Sudhir Menon: So today what we are doing is we are giving them skills that. We are building cloud native products that they can move to the cloud so they look smarter when, and that makes them stickier. So that’s our whole hybrid thesis there.

Patrick Moorhead: It all kind of came together when entries and Horowitz came out on a 16z site talking about repatriating workloads. I almost fell over in my chair when I saw it because if there’s a company that has made hundreds and billions of dollars of profit off the public cloud as Sentries and Horowitz and their premise was exactly what you talked about, which was listen, in startup mode and in scale mode and for super seasonal it makes total sense. But if you’re not there, and quite frankly I don’t know any of Andrews and Horowitz’s investments that are mature… Well, maybe 10 years ago with something like Facebook, but it was pretty big. It was the first cloud native VC that came out and did this. And by the way, to me it was an inevitability anyways, like I discussed in my talk, but we didn’t do the industry any favors by stubbing our toe on OpenStack. So in our preface up here, you had used a term that I’ve never heard anybody from Cloudera make that was observability and [inaudible 00:14:17] our companies both track observability companies. How does that relate to Cloudera?

Sudhir Menon: So when I took over the Chief Product Officer realm, I looked for both continuity and change. You don’t want to be the guy who says, everything’s fine, I’m not going to change anything. At the same time, you don’t want to be the guy who disrupted everything and then caused the company to go under for another 12 months while we worked through that change. So one of the things that I saw fairly clearly was… two things, that if we actually had standards based observability in our platform, we would be able to tell our customers about how to more efficiently use our platform. So that’s one. The second thing which is slightly further out is we live in a world that actually where Cloudera is not the only player anymore. Best of breed includes Cloudera, but includes other products as well. So if a customer is going to actually have to work with an ecosystem of products, then building a product that actually gives you observability across the stack reduces the total cost of ownership.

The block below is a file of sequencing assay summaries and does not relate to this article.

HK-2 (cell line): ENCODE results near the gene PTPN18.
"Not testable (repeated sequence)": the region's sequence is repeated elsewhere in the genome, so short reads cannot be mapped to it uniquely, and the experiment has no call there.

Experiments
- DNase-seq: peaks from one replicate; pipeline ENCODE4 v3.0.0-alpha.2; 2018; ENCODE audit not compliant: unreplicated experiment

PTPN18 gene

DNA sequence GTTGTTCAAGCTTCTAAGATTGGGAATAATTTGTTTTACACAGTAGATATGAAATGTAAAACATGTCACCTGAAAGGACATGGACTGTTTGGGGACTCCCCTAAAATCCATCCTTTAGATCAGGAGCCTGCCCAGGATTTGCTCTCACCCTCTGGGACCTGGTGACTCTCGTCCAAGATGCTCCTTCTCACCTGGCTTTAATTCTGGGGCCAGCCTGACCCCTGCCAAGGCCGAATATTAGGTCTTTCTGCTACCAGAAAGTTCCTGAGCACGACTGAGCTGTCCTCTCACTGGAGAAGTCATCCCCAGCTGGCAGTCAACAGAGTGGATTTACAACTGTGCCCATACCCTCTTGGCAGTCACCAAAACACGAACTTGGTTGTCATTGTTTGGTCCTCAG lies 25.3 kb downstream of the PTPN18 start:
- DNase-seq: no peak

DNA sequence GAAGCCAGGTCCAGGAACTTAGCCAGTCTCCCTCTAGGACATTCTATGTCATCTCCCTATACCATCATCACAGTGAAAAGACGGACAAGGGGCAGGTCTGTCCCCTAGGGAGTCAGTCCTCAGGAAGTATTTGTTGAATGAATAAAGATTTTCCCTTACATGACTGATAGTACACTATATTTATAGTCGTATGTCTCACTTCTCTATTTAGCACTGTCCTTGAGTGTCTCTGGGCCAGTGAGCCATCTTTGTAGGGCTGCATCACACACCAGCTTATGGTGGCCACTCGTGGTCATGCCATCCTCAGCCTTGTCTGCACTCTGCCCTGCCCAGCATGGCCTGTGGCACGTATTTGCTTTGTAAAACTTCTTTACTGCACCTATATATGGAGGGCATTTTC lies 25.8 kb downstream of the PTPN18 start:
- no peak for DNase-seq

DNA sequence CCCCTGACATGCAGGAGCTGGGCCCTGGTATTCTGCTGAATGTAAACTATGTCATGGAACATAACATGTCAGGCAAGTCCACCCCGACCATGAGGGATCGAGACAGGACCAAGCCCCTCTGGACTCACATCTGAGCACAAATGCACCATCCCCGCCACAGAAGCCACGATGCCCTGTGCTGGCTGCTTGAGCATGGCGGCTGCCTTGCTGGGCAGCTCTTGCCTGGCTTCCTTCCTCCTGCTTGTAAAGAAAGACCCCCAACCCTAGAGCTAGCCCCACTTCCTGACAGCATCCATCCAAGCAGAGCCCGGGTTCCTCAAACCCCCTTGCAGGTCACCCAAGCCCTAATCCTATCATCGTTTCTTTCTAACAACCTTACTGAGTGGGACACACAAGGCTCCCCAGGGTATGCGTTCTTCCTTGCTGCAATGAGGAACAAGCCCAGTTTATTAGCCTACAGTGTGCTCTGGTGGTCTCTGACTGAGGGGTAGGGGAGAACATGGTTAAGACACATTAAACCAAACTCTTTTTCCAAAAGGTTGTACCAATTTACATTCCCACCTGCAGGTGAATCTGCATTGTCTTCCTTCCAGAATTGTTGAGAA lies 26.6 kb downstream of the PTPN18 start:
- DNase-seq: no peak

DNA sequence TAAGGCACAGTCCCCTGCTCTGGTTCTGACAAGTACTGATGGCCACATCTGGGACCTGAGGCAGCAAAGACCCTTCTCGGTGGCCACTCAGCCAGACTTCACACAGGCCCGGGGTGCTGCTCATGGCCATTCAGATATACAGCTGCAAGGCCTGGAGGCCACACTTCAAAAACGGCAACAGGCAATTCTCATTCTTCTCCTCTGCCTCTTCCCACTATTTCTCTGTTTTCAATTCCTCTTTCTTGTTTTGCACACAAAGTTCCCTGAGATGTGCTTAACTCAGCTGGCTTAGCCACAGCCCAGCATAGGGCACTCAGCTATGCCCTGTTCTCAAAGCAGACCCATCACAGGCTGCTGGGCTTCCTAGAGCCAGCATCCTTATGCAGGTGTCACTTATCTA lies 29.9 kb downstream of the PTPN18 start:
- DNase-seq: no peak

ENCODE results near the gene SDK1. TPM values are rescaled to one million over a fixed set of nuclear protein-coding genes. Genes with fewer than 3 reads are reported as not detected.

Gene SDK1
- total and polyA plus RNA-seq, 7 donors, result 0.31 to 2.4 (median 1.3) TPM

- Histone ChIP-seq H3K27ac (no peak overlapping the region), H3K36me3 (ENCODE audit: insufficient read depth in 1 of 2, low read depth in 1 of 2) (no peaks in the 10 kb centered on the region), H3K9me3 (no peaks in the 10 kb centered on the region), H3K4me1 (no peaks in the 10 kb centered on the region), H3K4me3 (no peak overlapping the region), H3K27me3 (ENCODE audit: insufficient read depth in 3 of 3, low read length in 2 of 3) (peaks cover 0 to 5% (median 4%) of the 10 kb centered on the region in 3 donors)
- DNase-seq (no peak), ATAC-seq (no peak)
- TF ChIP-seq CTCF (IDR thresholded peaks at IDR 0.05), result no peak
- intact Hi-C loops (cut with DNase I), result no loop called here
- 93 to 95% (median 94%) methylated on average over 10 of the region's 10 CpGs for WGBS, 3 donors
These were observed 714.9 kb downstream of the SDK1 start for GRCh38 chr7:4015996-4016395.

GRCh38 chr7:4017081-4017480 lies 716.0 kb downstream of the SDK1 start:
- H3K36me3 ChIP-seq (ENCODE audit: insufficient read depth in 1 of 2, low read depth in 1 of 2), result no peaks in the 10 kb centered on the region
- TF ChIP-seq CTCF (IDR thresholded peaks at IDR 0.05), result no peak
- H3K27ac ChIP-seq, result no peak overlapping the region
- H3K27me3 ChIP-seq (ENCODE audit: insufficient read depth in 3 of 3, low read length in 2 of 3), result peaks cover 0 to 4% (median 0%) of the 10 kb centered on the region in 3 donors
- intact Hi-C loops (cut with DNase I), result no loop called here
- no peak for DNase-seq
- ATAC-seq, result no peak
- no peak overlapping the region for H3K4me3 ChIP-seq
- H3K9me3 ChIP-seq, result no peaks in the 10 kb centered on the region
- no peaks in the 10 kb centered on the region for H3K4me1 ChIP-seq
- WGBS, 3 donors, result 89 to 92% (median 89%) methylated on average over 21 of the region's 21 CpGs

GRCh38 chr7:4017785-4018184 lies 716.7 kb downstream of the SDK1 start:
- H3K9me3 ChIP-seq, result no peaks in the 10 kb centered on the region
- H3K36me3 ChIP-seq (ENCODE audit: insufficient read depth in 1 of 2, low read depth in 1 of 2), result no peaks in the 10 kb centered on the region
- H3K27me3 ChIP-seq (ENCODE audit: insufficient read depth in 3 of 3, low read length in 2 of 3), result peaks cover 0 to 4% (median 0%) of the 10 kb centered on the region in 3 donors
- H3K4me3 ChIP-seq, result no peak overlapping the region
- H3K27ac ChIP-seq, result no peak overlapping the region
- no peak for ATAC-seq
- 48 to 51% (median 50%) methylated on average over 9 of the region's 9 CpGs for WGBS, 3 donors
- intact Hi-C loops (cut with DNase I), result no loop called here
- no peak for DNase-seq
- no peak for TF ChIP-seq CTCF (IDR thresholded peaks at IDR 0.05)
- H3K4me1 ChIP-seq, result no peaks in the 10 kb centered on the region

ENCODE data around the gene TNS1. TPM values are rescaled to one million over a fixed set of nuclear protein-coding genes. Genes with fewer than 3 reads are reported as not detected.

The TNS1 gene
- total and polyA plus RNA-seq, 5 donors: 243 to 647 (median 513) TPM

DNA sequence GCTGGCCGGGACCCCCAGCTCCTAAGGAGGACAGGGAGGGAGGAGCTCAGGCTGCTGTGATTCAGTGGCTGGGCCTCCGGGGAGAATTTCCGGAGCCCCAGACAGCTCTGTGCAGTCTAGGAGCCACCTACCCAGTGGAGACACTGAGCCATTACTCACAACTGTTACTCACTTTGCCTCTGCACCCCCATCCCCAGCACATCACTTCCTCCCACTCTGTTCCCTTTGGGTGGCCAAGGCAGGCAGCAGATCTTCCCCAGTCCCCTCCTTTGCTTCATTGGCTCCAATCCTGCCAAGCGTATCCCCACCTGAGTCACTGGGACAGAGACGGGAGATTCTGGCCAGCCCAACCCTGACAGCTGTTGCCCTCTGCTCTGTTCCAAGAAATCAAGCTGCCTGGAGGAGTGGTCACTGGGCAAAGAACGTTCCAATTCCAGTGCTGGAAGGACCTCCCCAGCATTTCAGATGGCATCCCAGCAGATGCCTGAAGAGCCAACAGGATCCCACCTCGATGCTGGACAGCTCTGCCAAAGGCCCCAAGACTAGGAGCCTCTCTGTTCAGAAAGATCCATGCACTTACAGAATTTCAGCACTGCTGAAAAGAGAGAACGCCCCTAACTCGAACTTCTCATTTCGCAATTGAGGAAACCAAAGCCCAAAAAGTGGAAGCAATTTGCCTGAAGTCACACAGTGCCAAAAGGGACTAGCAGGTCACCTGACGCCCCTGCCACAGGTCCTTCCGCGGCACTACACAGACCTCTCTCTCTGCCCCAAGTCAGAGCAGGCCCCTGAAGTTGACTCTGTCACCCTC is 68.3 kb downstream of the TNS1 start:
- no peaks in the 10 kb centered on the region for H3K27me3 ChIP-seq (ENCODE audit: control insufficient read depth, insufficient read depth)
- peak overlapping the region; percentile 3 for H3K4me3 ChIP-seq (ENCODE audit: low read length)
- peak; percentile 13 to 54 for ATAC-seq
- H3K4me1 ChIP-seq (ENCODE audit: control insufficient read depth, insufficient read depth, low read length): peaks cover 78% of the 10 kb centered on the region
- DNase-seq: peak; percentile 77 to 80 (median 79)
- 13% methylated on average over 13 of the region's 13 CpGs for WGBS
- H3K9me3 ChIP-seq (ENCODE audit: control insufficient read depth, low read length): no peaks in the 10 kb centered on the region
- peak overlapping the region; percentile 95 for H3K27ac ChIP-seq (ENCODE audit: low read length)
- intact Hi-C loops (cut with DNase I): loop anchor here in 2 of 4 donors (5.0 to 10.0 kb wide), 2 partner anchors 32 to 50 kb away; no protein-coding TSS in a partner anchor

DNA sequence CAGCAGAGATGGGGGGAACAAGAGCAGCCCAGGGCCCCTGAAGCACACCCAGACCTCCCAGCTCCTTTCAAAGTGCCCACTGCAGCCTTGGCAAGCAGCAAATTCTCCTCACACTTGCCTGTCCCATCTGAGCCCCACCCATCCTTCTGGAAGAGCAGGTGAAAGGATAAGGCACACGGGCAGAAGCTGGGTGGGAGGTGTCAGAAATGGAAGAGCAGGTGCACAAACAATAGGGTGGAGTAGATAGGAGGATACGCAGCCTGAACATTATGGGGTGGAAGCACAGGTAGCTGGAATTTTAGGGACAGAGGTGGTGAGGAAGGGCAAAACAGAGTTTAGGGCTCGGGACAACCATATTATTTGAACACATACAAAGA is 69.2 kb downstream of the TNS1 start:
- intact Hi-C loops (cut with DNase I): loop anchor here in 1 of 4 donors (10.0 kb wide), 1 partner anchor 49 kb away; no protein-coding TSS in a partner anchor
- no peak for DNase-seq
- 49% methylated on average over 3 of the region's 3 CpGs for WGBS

My initial instinct was not to go and build the product. We actually had a product called Workload Manager. But then we looked at our options and we said anything that we build needs to work, needs to span on-prem and the cloud, needs to be available in PaaS and SaaS form factors, needs to be available and it needs to use open standards. So we felt we had a healthy start on that. So we think that that’s going to pay off big time. So everything that we are doing, all of these data services now exposed metrics that allow us to look at performance, one of the things that is becoming super clear to customers is look, when you buy your hardware and it’s accounted for and the IT guy no longer has any bills to pay on that one, performance is like, hey, if I’m not getting performance, it’s an annoyance.